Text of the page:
|Born: September 5, 1920|
|Died: March 18, 2004 (aged 83)|
Alexander City, Alabama
|Batted: Left||Threw: Left|
|May 10, 1947 for the Cleveland Indians|
|Last MLB appearance|
|September 5, 1953 for the Chicago White Sox|
|Earned run average||3.96|
Henry Eugene "Gene" Bearden (September 5, 1920 – March 18, 2004) was a left-handed knuckleball pitcher in Major League Baseball who completed a remarkable rookie season by closing out the Cleveland Indians' last World Series championship in 1948.
Bearden was born in Lexa, Arkansas http://www.city-data.com/city/Lexa-Arkansas.html. His boyhood idol was Lou Gehrig and he learned baseball on the Tennessee sandlots. In the minors, he played for manager Casey Stengel with the Oakland Acorns when the team was the property of the New York Yankees. The Yankees traded Bearden to Cleveland after the 1946 season.
In 1948 Bearden was 20-7 with a league-leading 2.43 ERA, and he completed 15 of his 29 starts with six shutouts. Pitching on a staff with future Hall of Famers Bob Feller, Bob Lemon and Satchel Paige, Bearden emerged as the star of the Indians. Bearden's 20th victory came in a one-game playoff for the American League pennant. Picked by manager Lou Boudreau to start on only one day of rest, Bearden responded by pitching a five-hitter and leading the Indians over Ted Williams and the Boston Red Sox 8-3.
The 1948 World Series between the Indians and the Boston Braves was tied at 1 when Bearden started Game 3 at Cleveland. The 28-year-old lefty was at his best, shutting out the Braves on five hits in a 2-0 victory; at the plate, he contributed a double and a single. In Game 6 at Braves Field, Bearden was summoned from the bullpen to relieve Lemon in the eighth inning. Bearden got the final five outs for a save and the Indians held on for a 4-3 win that clinched the championship.
Bearden's success was even more amazing considering he had pitched in only one major league game prior to 1948. The year before, he worked one-third of an inning for the Indians and allowed three earned runs, two hits and one walk, giving him an ERA of 81.00. There was just one MLB Rookie of the Year picked in the majors that season, and the award went to Alvin Dark of the Braves.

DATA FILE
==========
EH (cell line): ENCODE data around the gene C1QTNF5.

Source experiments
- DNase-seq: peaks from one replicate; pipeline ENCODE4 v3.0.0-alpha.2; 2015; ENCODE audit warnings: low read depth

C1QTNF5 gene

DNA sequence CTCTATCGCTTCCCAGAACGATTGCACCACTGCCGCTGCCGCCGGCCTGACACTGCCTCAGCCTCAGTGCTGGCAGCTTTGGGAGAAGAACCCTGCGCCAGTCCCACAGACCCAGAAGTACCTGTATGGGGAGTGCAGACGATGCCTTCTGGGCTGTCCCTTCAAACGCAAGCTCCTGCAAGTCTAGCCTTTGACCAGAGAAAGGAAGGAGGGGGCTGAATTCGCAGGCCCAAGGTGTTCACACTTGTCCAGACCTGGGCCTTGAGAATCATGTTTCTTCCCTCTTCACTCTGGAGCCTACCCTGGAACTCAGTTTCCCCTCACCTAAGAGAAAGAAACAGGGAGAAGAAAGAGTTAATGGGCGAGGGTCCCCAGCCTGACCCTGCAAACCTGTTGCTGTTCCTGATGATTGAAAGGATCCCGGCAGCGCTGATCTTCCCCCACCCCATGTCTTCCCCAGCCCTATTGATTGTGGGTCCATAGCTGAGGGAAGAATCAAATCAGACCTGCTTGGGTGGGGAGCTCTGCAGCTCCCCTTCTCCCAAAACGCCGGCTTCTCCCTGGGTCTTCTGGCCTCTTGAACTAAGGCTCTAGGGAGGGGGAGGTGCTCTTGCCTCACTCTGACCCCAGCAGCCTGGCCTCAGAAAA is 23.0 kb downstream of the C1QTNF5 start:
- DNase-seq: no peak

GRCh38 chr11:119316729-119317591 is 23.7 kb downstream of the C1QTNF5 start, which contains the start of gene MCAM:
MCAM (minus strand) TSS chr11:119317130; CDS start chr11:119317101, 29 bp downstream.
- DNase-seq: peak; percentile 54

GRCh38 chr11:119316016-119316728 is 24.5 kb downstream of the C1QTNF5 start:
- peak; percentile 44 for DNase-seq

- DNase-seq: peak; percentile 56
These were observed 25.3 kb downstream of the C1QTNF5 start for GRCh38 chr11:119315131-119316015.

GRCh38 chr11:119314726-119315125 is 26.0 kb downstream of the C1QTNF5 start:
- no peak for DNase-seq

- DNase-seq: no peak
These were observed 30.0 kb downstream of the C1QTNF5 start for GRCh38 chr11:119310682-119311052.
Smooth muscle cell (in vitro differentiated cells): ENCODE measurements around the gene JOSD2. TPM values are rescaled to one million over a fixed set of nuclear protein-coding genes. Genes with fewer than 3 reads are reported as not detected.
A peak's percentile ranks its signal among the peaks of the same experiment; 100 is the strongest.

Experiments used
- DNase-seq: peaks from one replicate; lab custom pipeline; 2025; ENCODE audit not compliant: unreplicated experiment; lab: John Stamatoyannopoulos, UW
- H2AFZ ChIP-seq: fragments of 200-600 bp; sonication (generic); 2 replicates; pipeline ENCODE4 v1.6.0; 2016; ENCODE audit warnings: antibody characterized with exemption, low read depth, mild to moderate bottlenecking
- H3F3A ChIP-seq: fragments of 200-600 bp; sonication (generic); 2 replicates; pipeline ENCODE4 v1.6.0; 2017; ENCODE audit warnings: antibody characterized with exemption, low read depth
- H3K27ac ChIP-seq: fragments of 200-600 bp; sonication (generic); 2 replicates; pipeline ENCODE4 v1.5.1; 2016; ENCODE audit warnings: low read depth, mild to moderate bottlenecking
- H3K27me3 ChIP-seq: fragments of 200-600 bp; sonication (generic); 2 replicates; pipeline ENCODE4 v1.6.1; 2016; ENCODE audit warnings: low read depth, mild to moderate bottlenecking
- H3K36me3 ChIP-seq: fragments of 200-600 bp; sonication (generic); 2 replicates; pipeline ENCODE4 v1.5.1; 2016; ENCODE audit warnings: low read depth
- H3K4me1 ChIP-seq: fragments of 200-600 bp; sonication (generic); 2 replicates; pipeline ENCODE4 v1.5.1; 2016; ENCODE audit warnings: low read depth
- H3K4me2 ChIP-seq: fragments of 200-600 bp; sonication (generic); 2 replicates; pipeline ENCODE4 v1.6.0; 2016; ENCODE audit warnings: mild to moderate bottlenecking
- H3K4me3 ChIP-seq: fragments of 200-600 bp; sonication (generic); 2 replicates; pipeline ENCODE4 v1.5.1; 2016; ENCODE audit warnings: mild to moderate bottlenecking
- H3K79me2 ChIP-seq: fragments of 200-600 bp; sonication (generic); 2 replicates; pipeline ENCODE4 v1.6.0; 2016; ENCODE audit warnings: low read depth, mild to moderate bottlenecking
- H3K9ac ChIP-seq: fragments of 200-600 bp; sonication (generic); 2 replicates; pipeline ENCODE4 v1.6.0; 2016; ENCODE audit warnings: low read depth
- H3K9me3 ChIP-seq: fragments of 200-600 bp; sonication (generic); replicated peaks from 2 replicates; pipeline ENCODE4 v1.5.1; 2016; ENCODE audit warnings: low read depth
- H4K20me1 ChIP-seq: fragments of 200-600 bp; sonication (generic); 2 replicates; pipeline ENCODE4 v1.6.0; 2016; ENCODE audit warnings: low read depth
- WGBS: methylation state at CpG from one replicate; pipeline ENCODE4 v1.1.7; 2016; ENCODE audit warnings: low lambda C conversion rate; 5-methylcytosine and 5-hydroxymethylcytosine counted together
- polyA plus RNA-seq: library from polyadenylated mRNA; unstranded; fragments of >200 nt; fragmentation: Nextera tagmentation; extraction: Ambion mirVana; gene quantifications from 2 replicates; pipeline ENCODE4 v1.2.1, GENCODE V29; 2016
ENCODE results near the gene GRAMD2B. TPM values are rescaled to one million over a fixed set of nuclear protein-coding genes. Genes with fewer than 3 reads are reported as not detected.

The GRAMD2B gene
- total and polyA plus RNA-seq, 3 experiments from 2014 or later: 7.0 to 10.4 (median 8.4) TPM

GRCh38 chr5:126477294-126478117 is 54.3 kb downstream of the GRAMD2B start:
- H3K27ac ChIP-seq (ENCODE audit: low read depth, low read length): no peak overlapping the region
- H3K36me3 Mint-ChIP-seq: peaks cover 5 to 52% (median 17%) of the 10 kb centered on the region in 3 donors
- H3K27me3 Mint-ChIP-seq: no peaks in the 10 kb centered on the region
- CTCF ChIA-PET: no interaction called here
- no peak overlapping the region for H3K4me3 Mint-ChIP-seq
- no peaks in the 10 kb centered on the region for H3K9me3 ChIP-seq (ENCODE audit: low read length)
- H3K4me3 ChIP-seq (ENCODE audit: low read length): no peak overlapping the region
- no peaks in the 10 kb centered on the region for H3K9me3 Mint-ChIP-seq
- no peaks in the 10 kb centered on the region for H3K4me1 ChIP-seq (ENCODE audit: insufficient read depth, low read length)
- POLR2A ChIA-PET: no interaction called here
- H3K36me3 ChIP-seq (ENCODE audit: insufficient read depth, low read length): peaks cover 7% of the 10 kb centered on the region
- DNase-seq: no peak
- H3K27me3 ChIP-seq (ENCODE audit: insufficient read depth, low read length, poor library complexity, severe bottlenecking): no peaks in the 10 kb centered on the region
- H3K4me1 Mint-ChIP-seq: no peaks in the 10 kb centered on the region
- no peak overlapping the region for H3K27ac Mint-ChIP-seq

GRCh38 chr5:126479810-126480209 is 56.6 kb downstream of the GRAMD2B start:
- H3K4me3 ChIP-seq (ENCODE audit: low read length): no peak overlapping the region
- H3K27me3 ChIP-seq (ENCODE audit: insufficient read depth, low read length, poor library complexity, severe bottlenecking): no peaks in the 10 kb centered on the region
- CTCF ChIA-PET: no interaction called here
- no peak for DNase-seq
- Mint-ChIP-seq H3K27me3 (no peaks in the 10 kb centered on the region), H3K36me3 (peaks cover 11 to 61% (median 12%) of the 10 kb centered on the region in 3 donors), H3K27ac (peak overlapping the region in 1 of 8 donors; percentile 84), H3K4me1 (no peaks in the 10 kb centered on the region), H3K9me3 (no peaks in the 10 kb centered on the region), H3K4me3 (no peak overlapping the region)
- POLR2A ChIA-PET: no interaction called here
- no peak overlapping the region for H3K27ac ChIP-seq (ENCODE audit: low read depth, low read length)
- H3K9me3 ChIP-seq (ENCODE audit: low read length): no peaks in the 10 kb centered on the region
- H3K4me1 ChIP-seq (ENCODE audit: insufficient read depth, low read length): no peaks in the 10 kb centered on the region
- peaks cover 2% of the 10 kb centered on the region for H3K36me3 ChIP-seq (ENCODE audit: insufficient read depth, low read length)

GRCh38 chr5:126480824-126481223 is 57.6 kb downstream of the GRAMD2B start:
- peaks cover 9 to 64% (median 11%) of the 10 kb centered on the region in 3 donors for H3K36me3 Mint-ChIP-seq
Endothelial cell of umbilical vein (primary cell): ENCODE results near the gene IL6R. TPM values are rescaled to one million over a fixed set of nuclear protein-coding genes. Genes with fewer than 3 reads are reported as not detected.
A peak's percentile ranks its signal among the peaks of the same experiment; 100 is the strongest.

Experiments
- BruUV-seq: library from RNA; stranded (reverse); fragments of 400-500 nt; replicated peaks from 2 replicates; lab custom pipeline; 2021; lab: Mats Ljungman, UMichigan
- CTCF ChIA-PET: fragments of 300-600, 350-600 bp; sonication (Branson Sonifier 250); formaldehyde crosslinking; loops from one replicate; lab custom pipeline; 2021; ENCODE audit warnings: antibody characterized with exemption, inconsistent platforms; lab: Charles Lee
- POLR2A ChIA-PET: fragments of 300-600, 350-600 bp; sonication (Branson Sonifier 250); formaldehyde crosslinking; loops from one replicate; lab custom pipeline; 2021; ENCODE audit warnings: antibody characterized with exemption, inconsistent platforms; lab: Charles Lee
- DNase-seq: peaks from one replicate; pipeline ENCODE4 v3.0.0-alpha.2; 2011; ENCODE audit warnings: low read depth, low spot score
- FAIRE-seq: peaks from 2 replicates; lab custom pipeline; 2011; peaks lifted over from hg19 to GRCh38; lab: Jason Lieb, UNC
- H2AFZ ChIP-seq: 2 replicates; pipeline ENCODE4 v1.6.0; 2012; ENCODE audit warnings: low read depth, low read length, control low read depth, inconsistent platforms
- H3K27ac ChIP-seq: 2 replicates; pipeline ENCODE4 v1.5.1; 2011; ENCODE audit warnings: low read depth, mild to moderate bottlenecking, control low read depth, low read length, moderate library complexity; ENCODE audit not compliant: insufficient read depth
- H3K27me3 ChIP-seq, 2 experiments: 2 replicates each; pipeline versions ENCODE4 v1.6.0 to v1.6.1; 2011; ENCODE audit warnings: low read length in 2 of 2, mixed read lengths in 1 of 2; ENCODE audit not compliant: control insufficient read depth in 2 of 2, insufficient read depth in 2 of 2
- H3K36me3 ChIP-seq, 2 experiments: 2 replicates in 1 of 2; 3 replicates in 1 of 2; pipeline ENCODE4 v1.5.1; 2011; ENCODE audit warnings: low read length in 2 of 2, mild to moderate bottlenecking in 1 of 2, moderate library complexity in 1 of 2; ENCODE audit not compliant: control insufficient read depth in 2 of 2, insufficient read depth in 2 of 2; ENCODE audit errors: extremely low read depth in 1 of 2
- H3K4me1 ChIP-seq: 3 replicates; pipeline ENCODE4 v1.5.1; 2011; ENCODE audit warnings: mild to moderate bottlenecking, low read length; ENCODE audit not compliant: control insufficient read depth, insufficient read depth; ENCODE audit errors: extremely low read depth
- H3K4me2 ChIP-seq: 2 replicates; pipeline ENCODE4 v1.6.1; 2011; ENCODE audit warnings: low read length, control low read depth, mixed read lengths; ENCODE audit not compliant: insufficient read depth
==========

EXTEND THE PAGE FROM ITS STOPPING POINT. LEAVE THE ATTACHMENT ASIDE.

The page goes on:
Bearden, however, never came close to duplicating his rookie season. He never won more than eight games in a year after that, and twice led the AL in wild pitches. The Indians put him on waivers during the 1950 season, and he was claimed by Washington Senators.
Bearden finished with a 45-38 record, 259 strikeouts, 435 walks and a 3.96 ERA in a career that lasted until 1953. He also pitched for the Detroit Tigers, the St. Louis Browns and the Chicago White Sox. However, his '48 big season was enough to make a great impression on Ted Williams, who wrote in his book My Turn At Bat, that "Gene Bearden was a left-handed knuckleball pitcher who ordinarily wouldn't draw a second glance on a staff with Bob Feller, Bob Lemon, Early Wynn and Mike Garcia. Every ball he threw was either a little knuckleball or a little knuckle curve."
When the Indians celebrated their 100th anniversary (2001), Bearden was selected as one of the greatest 100 players in the team's history. The choice of Bearden to pitch the playoff championship game was against tradition. The Red Sox despite Williams presence were predominantly right-handed power hitting team, and Fenway Park had a short left field (a/k/a "Green Monster") fence. Left-handed pitchers were not very successful there, so sending Bearden with a short rest, is an excellent example of Booudreau's managing skill. The two homers Lou hit were also an example of his clutch hitting ability.
Gene Bearden was struck by shrapnel causing serious head injury while serving on a cruiser in WW 2. It required removal of some skull bone. He was fitted with a silver replacement for the cranial bones removed in the surgery. However, secondary to these injuries he had chronic headaches and intermittent optical incidents. They required the use of painkilling drugs and others aimed at addressing optical and balance issues. Bearden turned to ETOH to help deal with these problems. His relatively short career was as much a product of his self medication with ETOH , and the war caused traumatic injuries as any physical pitching problems.
Indeed, they blighted his life for long periods although better pharmaceuticals and surgical procedures gave him greater relief from the principal symptoms later in life. Bearden's life was a casualty of the War, despite his relatively long physical presence after it.
Gene Bearden died in Alexander City, Alabama, at 83 years of age.